Like many others, I keep in touch with my unit even though I am retired.  It was only recently I visited my unit at the front [Kashmir] where there was, what you call life-threatening activities!  I went there to identify with my boys and share their danger and hardship.  That is the cohesiveness we have, and it instills a sense of great camaraderie and it is great for their morale.

Given the opportunity to pause and take in the beauty of that disputed territory, it must breathtaking.  Do you have any pleasant memories of your times there?

Indeed Kashmir, as is India, is breathtaking!

Everything in life is an experience that is great.  It is how you look at life.  I look at life as a continuous learning and it was a source of enjoyment, especially the Long Range Patrolling on the mountains where one could savour the beauty of the land and of the people.

Since you seem to be keen to know more about India, the ideal book to understand the Kashmiris is Walter R. Lawrence’s Valley of Kashmir.  Lawrence was the Resettlement Commissioner.  On Rajputs, you could read the works of Lt Col James Tod’s Annals and Antiquities of Rajas'han, which is a good reference book.  Tod was a Political Agent for some parts of what was known as Rajputana.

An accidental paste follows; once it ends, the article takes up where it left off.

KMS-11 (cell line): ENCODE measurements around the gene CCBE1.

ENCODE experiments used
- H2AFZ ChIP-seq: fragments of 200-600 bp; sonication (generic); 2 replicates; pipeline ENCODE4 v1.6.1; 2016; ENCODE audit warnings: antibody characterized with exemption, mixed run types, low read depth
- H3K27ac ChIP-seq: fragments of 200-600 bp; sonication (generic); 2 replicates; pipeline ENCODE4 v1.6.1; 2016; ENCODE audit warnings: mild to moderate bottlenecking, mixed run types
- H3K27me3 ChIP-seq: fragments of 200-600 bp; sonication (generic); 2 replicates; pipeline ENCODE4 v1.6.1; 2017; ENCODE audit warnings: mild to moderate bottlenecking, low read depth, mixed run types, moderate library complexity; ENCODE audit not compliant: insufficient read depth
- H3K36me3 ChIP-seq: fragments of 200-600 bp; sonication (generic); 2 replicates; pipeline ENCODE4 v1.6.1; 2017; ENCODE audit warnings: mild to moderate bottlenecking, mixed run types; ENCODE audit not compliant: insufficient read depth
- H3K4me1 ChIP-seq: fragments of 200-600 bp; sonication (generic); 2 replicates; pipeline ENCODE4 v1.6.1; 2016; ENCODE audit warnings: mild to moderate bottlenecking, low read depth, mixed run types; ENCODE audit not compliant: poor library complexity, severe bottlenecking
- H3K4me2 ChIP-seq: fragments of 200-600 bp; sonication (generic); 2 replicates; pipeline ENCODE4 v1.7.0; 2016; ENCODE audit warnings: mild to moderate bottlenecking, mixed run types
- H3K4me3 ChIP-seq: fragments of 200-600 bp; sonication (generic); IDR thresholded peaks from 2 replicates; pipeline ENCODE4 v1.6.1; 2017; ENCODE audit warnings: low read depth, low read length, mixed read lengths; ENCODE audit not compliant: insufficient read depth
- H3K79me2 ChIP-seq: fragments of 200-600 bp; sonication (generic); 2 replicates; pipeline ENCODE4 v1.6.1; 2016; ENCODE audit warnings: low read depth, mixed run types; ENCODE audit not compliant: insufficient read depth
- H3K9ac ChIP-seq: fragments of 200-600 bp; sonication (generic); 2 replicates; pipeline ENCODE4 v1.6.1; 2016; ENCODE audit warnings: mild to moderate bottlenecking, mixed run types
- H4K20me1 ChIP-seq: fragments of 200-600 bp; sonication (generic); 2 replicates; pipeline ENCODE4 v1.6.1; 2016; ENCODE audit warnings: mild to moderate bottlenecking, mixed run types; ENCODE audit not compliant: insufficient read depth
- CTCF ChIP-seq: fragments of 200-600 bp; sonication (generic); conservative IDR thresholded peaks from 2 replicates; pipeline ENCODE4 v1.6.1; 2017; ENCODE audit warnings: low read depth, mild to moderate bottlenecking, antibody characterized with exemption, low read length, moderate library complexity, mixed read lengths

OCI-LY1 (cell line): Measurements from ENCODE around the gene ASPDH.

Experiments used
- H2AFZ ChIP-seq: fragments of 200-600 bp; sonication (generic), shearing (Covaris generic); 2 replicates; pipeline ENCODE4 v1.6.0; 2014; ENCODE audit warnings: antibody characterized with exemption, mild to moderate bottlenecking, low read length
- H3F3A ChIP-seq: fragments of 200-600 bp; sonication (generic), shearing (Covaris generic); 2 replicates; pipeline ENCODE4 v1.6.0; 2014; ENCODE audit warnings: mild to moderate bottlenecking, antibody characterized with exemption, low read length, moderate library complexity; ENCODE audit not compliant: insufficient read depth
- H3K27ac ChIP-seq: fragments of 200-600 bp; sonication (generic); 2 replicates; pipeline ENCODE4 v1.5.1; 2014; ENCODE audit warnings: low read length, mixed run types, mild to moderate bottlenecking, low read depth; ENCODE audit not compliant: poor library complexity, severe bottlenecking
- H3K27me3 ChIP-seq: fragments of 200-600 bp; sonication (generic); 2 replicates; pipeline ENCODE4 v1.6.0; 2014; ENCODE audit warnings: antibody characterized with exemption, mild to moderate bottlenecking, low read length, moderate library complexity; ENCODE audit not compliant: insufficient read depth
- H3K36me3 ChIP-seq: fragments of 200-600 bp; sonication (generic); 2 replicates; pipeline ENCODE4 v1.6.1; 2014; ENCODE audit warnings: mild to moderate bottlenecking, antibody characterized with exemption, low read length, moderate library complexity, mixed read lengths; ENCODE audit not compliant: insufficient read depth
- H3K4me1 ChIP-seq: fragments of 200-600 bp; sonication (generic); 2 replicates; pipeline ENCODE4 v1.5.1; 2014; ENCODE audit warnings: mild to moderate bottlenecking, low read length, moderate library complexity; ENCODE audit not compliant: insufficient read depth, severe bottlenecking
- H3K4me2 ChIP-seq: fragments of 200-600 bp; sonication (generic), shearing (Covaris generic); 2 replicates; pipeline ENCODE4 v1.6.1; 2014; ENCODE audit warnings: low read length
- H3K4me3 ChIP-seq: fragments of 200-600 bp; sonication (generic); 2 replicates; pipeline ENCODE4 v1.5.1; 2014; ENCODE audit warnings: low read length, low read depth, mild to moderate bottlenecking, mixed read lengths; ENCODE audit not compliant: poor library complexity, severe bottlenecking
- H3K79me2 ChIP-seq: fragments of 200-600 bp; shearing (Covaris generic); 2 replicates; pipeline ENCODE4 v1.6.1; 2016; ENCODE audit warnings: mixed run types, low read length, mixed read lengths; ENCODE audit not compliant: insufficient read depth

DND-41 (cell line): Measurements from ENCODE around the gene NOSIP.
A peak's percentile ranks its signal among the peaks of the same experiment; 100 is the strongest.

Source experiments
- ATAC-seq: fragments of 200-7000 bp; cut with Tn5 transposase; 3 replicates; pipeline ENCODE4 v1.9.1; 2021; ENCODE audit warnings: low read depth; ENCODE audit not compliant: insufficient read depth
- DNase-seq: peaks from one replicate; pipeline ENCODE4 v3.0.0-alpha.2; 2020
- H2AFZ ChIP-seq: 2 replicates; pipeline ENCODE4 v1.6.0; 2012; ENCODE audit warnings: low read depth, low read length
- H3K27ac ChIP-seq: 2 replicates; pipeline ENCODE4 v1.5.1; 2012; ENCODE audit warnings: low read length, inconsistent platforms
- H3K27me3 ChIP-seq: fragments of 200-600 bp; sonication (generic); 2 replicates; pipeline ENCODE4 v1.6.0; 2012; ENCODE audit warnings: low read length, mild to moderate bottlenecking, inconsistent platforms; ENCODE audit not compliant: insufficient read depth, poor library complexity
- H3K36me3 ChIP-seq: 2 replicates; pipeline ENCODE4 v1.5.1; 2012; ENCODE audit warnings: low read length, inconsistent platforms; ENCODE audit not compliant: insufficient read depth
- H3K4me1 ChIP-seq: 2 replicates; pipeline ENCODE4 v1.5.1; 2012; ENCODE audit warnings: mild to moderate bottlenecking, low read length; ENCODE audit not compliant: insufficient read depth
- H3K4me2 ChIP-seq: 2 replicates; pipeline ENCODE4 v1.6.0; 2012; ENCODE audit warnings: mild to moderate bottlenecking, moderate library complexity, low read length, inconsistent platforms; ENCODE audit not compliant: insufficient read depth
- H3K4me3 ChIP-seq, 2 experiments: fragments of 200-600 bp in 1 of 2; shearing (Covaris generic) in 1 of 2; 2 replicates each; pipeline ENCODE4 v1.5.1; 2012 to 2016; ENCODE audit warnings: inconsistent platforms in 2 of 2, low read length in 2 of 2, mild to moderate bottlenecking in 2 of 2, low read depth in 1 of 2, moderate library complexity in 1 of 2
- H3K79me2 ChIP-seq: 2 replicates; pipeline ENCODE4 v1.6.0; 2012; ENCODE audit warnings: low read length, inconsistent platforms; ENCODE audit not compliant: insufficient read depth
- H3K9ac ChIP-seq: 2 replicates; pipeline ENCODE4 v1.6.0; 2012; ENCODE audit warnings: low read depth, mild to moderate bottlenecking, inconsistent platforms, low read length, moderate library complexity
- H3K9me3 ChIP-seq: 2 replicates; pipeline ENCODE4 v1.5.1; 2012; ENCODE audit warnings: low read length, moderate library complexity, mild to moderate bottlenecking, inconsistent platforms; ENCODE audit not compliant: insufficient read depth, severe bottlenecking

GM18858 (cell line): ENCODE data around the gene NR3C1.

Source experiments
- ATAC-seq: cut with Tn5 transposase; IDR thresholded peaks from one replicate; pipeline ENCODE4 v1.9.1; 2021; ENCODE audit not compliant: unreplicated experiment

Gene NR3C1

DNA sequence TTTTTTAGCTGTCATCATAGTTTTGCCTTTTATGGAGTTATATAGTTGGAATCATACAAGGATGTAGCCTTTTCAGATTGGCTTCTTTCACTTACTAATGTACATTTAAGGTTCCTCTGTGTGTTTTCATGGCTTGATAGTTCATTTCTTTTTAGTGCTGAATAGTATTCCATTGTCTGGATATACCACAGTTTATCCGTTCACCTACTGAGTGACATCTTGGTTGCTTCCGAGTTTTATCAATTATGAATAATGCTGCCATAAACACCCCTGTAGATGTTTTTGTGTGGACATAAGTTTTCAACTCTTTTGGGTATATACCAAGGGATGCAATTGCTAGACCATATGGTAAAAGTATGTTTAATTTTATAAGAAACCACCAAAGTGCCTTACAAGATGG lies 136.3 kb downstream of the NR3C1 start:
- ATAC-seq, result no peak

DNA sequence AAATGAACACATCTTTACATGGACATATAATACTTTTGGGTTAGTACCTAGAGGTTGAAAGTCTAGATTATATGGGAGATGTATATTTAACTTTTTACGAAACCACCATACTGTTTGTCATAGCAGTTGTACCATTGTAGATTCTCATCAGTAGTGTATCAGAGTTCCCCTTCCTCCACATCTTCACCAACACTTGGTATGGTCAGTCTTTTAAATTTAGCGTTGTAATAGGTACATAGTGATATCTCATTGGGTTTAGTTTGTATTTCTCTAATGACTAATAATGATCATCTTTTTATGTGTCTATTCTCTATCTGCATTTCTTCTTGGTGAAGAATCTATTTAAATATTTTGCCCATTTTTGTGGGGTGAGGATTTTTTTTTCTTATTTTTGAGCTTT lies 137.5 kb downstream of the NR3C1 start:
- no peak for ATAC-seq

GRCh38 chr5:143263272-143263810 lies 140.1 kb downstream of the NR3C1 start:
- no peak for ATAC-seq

In your service for the Indian Army, did you have the occasion for studies abroad?

While I did not have the experience of doing courses abroad, those in Arms and Services associated with weapons and systems of Soviet origin, did.

Of late, with "strategic relationship", avenues for interface in its entirety have opened up.  I understand attending foreign courses, seminars, conferences, and interaction to include exercises, is commonplace.

However, it has its plusses and minuses. One cannot superimpose foreign concepts and practices to address India’s threat perceptions or interlock the same into India’s wide-ranging terrain milieu.